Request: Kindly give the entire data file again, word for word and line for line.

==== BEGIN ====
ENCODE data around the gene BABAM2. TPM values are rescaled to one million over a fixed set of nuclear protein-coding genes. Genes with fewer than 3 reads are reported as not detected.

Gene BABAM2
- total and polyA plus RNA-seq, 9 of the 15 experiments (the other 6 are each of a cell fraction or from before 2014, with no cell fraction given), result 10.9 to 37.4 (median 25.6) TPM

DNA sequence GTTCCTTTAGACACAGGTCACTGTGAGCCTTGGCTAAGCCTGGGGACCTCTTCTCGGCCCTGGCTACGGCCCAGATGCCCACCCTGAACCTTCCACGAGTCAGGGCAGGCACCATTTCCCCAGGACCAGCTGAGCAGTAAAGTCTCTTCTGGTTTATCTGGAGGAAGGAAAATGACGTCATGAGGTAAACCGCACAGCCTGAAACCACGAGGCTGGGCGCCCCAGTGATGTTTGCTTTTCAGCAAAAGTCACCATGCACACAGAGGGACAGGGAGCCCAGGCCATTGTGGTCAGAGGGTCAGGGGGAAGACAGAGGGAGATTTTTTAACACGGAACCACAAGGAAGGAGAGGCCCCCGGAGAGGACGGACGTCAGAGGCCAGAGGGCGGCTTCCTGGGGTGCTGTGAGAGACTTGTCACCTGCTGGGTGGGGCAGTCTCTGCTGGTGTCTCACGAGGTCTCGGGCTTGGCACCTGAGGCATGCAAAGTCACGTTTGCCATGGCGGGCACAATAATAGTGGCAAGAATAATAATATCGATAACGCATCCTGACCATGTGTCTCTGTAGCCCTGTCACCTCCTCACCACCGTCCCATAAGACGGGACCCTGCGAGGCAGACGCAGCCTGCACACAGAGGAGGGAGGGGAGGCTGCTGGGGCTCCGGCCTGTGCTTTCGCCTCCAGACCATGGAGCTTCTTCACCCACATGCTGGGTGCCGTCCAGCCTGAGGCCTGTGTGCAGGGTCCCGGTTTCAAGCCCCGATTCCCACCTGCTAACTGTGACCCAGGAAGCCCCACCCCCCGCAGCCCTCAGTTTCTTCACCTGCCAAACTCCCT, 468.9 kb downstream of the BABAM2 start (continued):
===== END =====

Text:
ENCODE data around the gene BABAM2. TPM values are rescaled to one million over a fixed set of nuclear protein-coding genes. Genes with fewer than 3 reads are reported as not detected.

Gene BABAM2
- total and polyA plus RNA-seq, 9 of the 15 experiments (the other 6 are each of a cell fraction or from before 2014, with no cell fraction given), result 10.9 to 37.4 (median 25.6) TPM

DNA sequence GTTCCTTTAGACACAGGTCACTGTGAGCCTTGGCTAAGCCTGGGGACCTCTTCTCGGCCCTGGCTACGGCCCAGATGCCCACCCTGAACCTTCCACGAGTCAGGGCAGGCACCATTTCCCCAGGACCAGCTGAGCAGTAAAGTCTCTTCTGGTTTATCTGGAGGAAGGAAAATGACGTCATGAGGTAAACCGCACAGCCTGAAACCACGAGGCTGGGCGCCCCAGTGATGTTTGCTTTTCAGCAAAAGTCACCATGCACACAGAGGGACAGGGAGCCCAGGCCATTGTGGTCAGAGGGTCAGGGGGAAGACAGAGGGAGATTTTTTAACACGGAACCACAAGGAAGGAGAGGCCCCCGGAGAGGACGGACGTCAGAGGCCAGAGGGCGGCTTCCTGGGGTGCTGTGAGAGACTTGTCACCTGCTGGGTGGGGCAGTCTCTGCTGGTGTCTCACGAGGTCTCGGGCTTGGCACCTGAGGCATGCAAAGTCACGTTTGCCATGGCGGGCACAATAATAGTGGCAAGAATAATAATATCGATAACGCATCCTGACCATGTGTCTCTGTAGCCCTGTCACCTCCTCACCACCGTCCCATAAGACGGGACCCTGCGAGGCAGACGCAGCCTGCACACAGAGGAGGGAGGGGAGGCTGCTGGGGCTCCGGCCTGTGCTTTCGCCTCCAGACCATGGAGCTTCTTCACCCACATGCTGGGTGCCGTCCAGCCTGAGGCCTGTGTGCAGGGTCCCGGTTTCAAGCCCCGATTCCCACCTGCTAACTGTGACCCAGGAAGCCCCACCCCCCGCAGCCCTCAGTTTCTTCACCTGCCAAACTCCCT, 468.9 kb downstream of the BABAM2 start (continued):